After a sleepy first period, the Caps’ came out swinging in the second and Alex Ovechkin nearly connected with Nicklas Backstrom on a pretty passing play on the backdoor. The puck curled around the boards and Carlson stepped up and just fired a hopeful shot on net that seemed to catch Talbot by surprise as it hit the short-side for the goal.

That is a horrific goal that Talbot just should not have given up. If you watch, he actually shifts a little backward after the initial play missed. Perhaps Talbot misjudged where he was in net, but that is an angle he should have been able to easily cut off based on the position of the puck. Instead, he backed up, left the near-side open and Carlson hit it.

The goal extended Carlson’s point streak to a career-high eight games. He would add an empty-net goal to give him 20 points on the season.

Bank shot!

Just over two minutes after Carlson put the Caps on the board, Chandler Stephenson extended the lead to 2-0 with a great play behind the net to pickpocket Talbot.

Talbot went behind the net to corral a dump-in from Brendan Leipsic, but Stephenson never gave up on the play and zipped in behind the net after Talbot. He stole the puck away from Talbot. He was boxed in by the Flames’ netminder and two more Flames skaters so he attempted to center the puck, but it bounced off of defenseman Rasmus Andersson and into the net.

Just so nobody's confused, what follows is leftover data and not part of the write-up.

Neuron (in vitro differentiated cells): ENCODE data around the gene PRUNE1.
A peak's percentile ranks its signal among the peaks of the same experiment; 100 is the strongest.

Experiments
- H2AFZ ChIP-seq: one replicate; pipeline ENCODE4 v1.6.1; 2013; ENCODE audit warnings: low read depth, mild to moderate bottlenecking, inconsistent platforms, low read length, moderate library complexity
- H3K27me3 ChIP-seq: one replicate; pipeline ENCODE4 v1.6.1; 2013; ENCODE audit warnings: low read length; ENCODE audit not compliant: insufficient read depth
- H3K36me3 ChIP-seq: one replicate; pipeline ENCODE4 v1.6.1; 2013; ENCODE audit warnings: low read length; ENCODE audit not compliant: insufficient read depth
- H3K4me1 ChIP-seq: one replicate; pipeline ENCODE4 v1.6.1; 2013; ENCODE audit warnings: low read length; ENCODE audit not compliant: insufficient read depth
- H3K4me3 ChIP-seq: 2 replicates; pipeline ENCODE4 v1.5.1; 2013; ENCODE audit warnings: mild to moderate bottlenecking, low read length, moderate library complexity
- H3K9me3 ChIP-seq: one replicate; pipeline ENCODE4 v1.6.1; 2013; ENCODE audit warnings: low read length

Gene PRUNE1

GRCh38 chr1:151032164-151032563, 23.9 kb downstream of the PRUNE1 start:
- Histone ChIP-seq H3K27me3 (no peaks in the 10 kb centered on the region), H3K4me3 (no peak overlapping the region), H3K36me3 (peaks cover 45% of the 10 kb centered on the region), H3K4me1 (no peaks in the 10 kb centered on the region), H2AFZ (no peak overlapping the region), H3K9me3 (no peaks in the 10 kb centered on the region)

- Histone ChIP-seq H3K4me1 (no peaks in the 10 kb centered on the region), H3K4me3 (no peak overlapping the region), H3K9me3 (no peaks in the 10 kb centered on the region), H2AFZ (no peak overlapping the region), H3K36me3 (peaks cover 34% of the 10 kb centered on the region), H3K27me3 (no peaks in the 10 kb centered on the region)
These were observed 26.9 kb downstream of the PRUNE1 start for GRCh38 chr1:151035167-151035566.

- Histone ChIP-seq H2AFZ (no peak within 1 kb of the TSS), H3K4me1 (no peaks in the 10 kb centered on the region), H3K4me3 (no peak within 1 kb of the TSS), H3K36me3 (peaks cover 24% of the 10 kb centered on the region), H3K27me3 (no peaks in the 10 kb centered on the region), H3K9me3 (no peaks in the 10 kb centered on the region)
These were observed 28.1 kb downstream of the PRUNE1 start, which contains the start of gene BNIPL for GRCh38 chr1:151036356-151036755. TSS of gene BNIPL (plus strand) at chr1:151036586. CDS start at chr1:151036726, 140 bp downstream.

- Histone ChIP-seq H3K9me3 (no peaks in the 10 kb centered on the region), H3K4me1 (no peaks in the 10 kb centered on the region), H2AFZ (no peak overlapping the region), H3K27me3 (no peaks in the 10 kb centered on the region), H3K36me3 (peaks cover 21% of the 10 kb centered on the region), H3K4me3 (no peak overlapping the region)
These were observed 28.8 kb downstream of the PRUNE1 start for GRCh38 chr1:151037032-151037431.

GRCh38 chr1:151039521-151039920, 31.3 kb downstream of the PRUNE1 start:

A 10-second response

Overall, this was not a great game for the Caps. They looked sleepy and out of sync, missing numerous easy passes in the offensive zone that ended their offensive opportunities. Two early goals in the second spotted them a 2-0 lead, but Calgary took control and Austin Czarnik tied the game at 2 late in the period. That briefly woke up the Caps and Ovechkin put Washington back on top just 10 seconds after the game was tied.

Calgary won the faceoff after the goal, but Radko Gudas forced a turnover that Backstrom picked up. Two forwards had gone past him in anticipation of entering the offensive zone, a third player was on the ice after getting hit by Gudas, one defenseman stepped to the boards to give T.J. Oshie a shove, but could not recover to stop Backstrom and suddenly Backstrom was in behind four players for a 2-on-1 with Ovechkin. He made the simple backhand pass on the rush and Ovechkin fired the one-timer into the net.